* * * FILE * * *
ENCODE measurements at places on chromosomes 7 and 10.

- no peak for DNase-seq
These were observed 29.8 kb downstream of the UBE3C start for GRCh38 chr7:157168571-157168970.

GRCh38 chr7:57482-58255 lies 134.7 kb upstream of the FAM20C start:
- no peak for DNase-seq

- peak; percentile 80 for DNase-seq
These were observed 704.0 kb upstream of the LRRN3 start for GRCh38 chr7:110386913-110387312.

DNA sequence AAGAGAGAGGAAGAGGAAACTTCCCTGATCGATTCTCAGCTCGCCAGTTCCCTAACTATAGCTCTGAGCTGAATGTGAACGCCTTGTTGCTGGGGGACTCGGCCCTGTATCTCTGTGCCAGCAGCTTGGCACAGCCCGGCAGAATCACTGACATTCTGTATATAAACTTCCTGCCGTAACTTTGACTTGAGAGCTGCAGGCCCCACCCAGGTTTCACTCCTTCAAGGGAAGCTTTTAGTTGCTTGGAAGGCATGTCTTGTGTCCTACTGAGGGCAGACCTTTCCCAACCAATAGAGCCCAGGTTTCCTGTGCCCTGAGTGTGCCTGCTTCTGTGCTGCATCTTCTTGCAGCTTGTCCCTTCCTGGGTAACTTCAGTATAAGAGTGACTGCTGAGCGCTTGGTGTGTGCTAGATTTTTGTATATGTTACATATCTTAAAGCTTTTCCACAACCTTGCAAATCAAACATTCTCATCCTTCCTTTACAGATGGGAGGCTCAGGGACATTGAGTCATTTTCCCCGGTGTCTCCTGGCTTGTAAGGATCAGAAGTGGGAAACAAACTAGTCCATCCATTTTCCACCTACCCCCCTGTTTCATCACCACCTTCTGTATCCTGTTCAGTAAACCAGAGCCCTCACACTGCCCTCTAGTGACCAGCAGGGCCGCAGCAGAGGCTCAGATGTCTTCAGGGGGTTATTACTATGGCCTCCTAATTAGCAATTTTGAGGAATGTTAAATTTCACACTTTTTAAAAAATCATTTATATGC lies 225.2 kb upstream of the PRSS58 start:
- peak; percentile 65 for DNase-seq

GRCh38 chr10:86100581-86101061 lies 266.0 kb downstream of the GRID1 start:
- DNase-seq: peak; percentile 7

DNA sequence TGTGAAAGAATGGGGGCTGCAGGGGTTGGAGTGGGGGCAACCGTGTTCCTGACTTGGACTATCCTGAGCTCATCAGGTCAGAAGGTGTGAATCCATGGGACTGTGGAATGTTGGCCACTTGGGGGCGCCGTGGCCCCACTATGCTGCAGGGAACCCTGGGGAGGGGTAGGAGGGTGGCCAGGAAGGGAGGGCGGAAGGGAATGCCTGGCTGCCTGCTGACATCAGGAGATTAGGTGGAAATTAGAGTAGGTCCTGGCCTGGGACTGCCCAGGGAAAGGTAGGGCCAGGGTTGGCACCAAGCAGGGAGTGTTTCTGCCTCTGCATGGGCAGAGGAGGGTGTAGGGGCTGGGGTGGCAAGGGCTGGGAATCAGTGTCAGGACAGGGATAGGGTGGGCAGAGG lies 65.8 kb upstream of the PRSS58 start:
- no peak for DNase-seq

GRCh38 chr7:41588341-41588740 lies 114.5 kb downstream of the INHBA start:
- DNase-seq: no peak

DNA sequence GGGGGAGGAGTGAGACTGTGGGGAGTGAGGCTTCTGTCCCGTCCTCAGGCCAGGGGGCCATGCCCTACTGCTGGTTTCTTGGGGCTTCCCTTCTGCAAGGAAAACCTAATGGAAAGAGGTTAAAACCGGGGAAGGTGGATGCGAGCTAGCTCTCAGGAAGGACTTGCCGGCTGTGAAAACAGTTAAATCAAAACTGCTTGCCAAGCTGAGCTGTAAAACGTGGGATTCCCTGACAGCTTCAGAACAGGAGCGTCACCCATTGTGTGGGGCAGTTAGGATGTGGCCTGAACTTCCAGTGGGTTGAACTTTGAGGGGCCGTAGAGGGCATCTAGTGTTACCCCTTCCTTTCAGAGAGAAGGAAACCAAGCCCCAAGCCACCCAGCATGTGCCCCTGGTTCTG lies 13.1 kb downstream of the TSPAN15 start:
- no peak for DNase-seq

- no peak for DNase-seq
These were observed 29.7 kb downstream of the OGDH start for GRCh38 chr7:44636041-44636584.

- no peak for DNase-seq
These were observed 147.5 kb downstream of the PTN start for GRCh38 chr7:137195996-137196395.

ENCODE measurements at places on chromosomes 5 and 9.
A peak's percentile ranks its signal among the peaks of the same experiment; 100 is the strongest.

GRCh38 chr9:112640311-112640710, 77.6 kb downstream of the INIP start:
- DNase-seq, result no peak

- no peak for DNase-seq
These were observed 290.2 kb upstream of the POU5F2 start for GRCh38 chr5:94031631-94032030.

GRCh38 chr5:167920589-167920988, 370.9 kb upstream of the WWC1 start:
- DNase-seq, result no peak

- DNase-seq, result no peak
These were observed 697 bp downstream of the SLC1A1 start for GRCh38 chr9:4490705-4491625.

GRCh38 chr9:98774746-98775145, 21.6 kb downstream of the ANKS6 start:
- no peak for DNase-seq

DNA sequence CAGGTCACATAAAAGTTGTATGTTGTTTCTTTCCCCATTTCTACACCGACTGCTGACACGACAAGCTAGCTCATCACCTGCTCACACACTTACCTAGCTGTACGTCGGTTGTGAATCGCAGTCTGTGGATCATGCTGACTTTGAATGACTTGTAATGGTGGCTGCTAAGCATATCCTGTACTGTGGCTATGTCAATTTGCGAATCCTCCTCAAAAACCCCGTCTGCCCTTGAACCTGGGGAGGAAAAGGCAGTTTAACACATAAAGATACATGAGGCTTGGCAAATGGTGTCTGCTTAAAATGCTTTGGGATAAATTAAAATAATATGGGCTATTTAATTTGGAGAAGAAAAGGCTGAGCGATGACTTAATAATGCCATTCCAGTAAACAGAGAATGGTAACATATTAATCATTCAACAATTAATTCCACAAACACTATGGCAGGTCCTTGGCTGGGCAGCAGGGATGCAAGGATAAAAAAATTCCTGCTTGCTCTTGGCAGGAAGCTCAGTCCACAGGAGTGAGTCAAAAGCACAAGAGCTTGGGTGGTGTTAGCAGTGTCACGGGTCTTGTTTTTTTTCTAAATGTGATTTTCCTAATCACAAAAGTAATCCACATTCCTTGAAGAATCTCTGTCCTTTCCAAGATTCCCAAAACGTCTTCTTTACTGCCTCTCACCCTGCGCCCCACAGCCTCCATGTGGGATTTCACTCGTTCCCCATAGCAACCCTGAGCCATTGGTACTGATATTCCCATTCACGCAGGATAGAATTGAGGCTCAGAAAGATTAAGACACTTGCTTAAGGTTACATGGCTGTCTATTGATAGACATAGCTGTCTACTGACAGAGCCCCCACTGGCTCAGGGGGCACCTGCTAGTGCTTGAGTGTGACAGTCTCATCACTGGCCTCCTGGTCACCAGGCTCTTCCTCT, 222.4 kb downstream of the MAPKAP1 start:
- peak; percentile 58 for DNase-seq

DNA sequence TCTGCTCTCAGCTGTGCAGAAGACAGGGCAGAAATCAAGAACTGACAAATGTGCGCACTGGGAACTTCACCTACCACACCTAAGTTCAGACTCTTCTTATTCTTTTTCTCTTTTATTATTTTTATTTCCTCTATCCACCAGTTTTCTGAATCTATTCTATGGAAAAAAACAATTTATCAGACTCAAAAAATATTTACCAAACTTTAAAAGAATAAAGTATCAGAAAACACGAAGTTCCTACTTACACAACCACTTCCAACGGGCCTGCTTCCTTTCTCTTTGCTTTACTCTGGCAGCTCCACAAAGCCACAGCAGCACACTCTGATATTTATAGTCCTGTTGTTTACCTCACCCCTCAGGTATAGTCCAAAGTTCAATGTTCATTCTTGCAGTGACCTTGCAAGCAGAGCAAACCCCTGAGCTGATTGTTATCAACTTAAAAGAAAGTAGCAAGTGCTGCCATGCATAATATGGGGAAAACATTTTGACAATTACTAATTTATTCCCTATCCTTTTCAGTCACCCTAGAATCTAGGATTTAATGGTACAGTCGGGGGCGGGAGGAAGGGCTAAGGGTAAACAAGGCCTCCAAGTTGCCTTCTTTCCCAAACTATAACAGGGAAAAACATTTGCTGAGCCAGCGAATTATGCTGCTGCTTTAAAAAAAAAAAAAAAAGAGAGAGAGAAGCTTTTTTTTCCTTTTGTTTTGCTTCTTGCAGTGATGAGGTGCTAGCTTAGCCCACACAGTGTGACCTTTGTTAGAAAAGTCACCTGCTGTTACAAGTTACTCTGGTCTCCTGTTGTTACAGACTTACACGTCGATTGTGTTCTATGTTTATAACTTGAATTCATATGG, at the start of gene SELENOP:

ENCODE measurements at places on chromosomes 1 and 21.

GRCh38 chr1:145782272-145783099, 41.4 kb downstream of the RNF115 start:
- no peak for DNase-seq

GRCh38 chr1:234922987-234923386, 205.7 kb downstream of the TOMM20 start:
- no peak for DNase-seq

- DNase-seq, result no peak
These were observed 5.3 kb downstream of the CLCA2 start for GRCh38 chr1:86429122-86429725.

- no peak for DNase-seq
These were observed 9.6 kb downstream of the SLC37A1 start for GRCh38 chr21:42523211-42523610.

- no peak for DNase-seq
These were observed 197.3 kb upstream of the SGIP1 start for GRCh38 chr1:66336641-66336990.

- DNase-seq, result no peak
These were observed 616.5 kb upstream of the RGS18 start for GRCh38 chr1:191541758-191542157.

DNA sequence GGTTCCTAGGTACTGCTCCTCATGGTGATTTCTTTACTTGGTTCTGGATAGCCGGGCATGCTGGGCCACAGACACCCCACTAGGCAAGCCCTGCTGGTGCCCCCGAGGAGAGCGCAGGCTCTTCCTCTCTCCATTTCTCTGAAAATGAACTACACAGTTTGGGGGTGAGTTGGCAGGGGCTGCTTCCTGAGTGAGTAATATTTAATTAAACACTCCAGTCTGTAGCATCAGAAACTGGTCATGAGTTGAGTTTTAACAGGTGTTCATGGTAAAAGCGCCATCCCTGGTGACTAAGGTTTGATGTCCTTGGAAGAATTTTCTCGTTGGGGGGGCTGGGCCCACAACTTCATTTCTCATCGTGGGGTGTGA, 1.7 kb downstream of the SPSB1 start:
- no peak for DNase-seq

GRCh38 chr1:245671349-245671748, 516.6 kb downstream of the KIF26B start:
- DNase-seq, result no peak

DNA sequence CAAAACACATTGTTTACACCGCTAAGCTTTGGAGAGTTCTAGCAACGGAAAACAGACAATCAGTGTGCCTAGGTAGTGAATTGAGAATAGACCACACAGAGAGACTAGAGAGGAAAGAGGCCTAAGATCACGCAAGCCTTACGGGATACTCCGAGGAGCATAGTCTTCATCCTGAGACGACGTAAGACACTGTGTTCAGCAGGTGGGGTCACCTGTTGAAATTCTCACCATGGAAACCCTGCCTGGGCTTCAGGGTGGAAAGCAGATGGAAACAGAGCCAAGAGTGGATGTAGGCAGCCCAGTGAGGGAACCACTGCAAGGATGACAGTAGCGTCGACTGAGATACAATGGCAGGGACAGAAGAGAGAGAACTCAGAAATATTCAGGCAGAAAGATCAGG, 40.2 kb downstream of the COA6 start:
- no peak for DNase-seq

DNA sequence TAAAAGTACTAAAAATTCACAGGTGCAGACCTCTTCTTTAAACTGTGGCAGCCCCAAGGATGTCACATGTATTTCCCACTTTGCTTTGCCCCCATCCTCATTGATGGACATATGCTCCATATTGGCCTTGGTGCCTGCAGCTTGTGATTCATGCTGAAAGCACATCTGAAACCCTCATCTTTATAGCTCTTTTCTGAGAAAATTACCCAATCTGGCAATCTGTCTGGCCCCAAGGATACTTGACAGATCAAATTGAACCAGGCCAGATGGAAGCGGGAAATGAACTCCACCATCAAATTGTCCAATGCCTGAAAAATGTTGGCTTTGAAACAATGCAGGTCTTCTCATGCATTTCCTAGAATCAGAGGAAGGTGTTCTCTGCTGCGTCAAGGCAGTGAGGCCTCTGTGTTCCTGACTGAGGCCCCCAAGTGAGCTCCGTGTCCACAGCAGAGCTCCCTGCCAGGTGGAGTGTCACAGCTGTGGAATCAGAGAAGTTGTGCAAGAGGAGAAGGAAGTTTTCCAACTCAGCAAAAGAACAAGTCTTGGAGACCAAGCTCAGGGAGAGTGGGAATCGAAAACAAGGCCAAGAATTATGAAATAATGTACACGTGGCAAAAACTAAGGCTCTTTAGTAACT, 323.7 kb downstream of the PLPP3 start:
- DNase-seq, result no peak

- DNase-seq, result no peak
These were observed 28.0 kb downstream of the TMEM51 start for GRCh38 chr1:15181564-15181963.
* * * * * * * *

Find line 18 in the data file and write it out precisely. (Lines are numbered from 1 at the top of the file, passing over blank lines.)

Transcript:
- no peak for DNase-seq